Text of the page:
Suicide bombers and militant gunmen made a concerted attack on a US diplomatic mission in the Pakistani city of Peshawar yesterday, killing at least three guards and setting off a string of explosions in an incident that underscored the continued strength of Taliban forces in the region.
The assault came shortly after a suicide blast in the town of Timergara, about 50 miles from Peshawar, killed 45 people at a political rally. No Americans were hurt in the attack on the heavily-defended US consulate, but Pakistani guards were involved in a gun battle with militants wielding mortars and grenades as well as automatic weapons, killing four of them as they successfully held off the onslaught.
As the gun battle raged, a series of four bomb blasts went off in quick succession, sending huge clouds of dust and debris into the air. According to Bashir Ahmad Bilour, the provincial senior minister, suicide belts were found on the bodies of the attackers. "They were well equipped," he told reporters outside the building later. "They had a lot of explosives."
Last night, the US embassy in Islamabad confirmed the consulate had been the target of the attack and condemned the incident. The suicide bomb in Timergara, which is in the Lower Dir district, killed attendees at an event to mark the renaming of the North-West Frontier Province (NWFP).
"I think the militants may be trying to send two messages," said Dr Hasan Askari Rizvi, a Pakistani military analyst. "The first is that the Taliban still has the capacity to launch attacks on big targets despite losing control of South Waziristan. The second may be a kind of reaction to the increased US operations in Afghanistan. This comes after the US and Pakistan strategic dialogue in which they agreed to greater co-operation against the Taliban."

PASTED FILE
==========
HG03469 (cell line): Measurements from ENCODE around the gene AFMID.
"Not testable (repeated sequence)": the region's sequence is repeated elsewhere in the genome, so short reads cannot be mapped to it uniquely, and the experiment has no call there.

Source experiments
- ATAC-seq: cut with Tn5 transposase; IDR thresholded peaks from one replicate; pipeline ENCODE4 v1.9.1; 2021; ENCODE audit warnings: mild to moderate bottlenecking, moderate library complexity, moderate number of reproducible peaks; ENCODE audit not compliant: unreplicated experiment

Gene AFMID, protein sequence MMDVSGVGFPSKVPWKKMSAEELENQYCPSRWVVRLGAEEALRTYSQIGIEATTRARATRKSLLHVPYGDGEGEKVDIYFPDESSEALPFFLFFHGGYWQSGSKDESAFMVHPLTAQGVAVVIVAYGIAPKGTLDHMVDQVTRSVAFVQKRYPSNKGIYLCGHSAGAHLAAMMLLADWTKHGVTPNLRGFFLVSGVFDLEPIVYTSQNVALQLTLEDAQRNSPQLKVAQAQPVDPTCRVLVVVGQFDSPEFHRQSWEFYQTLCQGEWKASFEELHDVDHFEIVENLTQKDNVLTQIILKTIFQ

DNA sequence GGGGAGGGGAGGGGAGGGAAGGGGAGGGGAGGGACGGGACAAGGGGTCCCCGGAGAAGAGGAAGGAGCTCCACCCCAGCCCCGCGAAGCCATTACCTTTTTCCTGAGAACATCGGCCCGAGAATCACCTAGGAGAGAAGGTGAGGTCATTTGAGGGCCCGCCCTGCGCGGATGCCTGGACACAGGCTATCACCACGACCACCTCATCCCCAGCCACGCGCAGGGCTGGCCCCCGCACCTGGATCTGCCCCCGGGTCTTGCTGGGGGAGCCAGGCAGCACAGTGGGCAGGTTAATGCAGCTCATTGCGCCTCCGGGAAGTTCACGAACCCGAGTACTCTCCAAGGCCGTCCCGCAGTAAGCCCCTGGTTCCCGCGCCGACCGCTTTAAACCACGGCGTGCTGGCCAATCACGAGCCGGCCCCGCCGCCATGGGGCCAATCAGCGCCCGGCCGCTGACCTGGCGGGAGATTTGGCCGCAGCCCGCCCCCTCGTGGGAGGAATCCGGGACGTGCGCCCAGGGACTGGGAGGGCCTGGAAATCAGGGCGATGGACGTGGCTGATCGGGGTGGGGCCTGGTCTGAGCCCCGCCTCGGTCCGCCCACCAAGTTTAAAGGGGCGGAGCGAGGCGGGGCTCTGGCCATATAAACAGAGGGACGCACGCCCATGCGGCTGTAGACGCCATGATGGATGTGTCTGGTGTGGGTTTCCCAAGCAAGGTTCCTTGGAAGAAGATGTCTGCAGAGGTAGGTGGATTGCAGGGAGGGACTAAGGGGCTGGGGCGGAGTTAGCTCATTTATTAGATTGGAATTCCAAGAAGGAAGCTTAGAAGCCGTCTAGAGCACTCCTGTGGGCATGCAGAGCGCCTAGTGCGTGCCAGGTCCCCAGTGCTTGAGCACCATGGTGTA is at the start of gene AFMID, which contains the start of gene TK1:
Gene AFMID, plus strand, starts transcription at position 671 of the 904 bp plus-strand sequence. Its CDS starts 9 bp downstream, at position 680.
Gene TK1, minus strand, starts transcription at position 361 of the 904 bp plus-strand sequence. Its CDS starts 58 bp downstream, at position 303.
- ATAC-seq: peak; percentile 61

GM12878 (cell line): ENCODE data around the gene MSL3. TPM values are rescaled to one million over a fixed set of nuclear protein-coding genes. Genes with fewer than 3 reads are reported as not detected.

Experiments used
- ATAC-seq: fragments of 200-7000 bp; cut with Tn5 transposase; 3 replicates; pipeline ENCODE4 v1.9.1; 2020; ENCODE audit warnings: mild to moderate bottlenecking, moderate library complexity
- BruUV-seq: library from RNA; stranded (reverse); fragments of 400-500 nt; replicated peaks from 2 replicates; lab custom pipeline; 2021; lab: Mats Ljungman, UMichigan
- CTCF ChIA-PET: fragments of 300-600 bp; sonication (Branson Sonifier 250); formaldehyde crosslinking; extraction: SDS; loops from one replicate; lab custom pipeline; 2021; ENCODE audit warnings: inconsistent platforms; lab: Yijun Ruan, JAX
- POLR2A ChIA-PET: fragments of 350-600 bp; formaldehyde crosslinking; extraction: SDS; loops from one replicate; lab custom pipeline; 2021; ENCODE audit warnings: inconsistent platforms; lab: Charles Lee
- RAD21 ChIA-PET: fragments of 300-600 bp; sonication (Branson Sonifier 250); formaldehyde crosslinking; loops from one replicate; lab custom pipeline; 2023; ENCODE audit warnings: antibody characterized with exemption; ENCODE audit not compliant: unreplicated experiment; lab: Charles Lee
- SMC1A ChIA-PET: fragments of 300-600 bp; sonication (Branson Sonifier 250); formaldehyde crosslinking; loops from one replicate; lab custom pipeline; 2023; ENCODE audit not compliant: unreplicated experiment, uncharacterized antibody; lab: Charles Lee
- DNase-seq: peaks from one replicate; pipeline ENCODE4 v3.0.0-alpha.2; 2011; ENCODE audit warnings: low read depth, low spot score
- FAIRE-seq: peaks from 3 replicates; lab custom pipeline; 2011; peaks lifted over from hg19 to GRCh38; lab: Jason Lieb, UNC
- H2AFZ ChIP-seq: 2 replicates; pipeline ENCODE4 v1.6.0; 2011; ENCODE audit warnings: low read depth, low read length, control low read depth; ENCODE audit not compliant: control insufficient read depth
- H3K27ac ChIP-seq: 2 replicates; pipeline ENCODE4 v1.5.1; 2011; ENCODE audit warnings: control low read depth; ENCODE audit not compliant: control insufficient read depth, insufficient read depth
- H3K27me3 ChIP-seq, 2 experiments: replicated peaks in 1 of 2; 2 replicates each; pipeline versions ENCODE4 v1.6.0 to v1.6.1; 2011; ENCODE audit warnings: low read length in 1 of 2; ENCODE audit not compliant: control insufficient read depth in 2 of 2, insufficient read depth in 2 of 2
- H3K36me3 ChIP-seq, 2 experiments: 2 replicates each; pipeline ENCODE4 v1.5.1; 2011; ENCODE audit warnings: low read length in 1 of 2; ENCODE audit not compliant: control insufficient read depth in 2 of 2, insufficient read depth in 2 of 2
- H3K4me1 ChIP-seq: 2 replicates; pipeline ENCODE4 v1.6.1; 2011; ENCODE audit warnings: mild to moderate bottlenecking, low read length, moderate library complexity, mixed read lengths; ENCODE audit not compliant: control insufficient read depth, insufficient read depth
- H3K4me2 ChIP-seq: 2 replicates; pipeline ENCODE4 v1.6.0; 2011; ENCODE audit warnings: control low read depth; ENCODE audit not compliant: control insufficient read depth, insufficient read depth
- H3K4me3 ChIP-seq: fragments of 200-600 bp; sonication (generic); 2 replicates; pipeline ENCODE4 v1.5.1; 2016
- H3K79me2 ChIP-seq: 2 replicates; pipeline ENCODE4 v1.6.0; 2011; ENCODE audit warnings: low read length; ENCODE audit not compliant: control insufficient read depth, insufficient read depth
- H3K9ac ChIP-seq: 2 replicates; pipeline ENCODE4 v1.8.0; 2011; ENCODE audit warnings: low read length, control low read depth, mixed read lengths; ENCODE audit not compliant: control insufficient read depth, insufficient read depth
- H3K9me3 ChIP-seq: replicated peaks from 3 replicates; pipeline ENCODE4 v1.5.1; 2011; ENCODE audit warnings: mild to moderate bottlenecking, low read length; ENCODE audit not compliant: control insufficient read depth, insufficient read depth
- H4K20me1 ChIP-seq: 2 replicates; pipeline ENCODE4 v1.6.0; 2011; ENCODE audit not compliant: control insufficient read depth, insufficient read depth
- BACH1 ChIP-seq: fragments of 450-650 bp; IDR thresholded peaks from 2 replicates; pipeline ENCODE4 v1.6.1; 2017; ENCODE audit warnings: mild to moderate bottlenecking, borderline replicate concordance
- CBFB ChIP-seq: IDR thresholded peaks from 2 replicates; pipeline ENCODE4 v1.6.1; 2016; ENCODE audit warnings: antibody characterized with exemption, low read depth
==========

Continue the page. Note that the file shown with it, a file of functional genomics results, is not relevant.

The city of Peshawar has been the scene of countless suicide bomb attacks over the last 18 months. Many foreign aid organisations have cut back on their operations due to ongoing insecurity and the US consulate was one of just a handful of diplomatic missions still based in the city. In the summer of 2008, the US consul general in Peshawar, Lynne Tracy, survived an attack by gunmen on her bulletproof car in the city.
In yesterday's incident, it appears a group of well-armed militants engaged Pakistani guards at the consulate before detonating a number of bombs in what officials called "a well-planned assault". A spokesman for the Taliban claimed responsibility for the attack, which came just days after militants had told Pakistani journalists they were planning significant strikes.
Witnesses said the attackers had arrived near the Shama Square crossroads in the military cantonment area of Peshawar in two vehicles and that some of them were armed with rocket-propelled grenades. Ghulam Hussain, a local police officer, later told Agence France-Presse: "The target was the American consulate but didn't succeed in getting there. One of the suicide bombers blew himself up close to the gate. Police guarding the US consulate started retaliatory fire. More blasts took place. We have recovered unexploded material from four points."
Earlier in the day, a suicide bomber struck at a meeting of the Awami National Party (ANP), which was called to celebrate new legislation to rename the NWFP as Khyber-Pakhtunkhwa. The secular party, strongly opposed to the Taliban, called for the name change to better represent the province's largely Pashtun population.
Washington has provided Pakistan with billions of dollars in military aid to fight militants and is also funding a number of development projects in north-west Pakistan designed to undermine support for the Taliban. Many of these projects were overseen by officials in the consulate in Peshawar.
Since Barack Obama came to office last year, the US has increased the number of drone strikes on suspected militant targets in the region. A number of Taliban and al-Qa'ida leaders have been killed by the strikes, which are deeply unpopular with locals because of the number of innocent people killed.
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